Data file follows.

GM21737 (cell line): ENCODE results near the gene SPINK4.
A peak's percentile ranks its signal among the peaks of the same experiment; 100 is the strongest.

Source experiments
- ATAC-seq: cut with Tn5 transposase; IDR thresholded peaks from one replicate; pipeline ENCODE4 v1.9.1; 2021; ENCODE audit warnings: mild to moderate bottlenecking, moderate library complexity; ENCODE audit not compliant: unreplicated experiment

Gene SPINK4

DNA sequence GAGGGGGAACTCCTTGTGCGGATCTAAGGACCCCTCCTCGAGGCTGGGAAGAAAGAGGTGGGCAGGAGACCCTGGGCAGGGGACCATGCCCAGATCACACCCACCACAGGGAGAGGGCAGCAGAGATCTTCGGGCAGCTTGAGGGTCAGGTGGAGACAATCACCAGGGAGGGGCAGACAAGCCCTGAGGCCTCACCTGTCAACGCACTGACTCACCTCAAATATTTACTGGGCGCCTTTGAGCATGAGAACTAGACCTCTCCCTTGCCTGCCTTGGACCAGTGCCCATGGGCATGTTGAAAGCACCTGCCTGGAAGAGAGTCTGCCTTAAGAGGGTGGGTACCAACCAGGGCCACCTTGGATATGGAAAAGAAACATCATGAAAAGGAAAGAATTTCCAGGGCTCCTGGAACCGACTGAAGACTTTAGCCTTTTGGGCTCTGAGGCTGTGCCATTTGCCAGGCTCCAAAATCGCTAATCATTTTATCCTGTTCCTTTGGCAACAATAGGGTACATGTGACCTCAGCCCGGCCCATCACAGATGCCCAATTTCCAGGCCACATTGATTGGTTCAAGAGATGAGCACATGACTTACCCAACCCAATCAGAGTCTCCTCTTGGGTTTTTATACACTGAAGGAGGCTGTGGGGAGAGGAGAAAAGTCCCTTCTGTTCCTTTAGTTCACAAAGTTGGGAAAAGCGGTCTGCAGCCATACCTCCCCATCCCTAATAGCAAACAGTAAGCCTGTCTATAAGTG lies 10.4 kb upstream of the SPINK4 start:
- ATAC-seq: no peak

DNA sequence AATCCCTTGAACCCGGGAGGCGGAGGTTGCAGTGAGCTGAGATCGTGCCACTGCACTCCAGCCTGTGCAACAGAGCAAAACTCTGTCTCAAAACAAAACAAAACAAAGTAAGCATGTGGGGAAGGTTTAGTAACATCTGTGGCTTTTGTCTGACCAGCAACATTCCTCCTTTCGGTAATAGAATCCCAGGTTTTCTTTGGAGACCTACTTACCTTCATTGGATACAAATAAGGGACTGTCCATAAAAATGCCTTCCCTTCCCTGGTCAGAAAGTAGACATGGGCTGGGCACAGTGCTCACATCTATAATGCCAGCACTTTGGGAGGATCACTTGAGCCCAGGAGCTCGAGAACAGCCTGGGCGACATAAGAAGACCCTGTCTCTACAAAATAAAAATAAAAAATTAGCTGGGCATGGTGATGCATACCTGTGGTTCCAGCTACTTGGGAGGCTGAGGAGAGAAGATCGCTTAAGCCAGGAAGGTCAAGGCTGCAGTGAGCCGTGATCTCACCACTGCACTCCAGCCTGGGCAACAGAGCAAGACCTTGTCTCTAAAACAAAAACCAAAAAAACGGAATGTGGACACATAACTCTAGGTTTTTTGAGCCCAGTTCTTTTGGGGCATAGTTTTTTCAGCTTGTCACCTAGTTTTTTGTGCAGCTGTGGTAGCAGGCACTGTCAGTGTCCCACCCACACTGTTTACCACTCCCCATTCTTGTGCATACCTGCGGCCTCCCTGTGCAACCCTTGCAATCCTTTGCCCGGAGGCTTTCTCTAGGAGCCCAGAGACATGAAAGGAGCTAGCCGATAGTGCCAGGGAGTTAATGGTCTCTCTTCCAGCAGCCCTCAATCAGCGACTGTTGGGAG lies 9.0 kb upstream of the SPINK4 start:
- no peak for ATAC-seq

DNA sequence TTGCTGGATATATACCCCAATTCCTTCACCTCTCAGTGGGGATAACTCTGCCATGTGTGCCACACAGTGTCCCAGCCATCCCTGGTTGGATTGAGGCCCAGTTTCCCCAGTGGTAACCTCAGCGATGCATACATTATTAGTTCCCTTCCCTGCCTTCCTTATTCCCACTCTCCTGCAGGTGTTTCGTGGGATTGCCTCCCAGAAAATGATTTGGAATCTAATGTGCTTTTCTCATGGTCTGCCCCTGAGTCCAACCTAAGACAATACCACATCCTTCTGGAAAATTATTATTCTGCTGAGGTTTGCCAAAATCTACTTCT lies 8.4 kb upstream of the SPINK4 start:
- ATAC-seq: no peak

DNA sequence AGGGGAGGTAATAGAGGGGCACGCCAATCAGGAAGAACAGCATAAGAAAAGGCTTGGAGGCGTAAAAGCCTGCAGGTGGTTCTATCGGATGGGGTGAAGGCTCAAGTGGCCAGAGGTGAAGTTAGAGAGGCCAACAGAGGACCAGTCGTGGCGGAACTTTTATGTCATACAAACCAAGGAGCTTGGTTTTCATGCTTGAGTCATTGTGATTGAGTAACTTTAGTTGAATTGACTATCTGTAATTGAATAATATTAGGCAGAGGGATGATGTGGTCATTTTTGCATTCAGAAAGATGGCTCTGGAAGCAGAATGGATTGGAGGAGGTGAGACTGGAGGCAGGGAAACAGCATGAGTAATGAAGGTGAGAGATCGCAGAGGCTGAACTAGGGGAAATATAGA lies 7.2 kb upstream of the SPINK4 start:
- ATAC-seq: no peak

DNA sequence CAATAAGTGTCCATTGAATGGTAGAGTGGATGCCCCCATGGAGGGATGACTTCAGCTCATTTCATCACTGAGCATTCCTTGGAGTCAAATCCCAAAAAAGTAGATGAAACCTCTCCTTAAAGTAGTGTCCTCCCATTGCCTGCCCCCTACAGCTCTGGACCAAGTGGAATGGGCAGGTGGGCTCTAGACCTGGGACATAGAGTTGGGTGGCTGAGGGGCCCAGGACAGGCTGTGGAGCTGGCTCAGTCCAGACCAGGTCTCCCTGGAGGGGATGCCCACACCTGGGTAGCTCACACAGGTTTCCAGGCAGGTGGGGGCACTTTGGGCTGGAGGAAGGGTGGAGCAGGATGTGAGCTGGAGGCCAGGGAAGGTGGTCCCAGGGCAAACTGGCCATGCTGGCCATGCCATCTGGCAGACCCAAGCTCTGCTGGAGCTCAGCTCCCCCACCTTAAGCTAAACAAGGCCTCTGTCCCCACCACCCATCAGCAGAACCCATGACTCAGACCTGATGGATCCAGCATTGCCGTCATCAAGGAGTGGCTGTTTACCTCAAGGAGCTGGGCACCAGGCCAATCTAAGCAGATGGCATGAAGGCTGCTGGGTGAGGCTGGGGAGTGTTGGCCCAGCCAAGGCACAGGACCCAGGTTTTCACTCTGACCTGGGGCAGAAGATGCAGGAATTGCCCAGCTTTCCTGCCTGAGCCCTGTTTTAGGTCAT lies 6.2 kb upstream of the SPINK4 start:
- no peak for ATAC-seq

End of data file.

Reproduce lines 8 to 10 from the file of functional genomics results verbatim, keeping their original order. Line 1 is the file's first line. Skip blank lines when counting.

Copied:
DNA sequence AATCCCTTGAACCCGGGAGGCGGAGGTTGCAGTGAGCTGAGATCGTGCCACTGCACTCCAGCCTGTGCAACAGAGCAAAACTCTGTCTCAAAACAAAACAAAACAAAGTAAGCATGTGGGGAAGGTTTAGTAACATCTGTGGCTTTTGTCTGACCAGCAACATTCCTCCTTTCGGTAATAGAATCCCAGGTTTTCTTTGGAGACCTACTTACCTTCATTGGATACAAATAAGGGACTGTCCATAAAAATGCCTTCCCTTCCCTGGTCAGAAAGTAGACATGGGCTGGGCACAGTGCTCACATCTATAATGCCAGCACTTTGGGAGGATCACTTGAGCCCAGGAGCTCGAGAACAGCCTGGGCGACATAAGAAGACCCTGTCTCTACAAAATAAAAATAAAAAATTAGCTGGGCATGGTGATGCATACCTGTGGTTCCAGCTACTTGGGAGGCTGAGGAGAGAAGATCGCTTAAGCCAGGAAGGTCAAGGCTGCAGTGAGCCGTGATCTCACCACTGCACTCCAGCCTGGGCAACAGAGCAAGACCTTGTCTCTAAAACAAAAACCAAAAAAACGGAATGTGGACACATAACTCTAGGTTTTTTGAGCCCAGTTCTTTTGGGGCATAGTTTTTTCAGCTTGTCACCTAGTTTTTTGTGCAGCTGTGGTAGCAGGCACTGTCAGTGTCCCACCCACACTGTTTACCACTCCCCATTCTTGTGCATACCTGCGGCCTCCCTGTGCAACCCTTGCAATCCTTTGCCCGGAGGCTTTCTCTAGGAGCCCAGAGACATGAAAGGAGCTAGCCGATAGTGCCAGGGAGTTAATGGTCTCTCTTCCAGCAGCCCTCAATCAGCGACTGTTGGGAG lies 9.0 kb upstream of the SPINK4 start:
- no peak for ATAC-seq

DNA sequence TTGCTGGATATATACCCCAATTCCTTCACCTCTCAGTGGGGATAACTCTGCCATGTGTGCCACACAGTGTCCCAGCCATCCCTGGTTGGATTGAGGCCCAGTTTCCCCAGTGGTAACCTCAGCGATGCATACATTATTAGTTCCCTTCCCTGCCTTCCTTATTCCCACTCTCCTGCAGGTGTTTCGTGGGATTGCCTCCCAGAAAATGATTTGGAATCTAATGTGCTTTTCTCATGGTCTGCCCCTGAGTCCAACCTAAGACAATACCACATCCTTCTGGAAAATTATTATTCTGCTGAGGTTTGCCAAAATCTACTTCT lies 8.4 kb upstream of the SPINK4 start: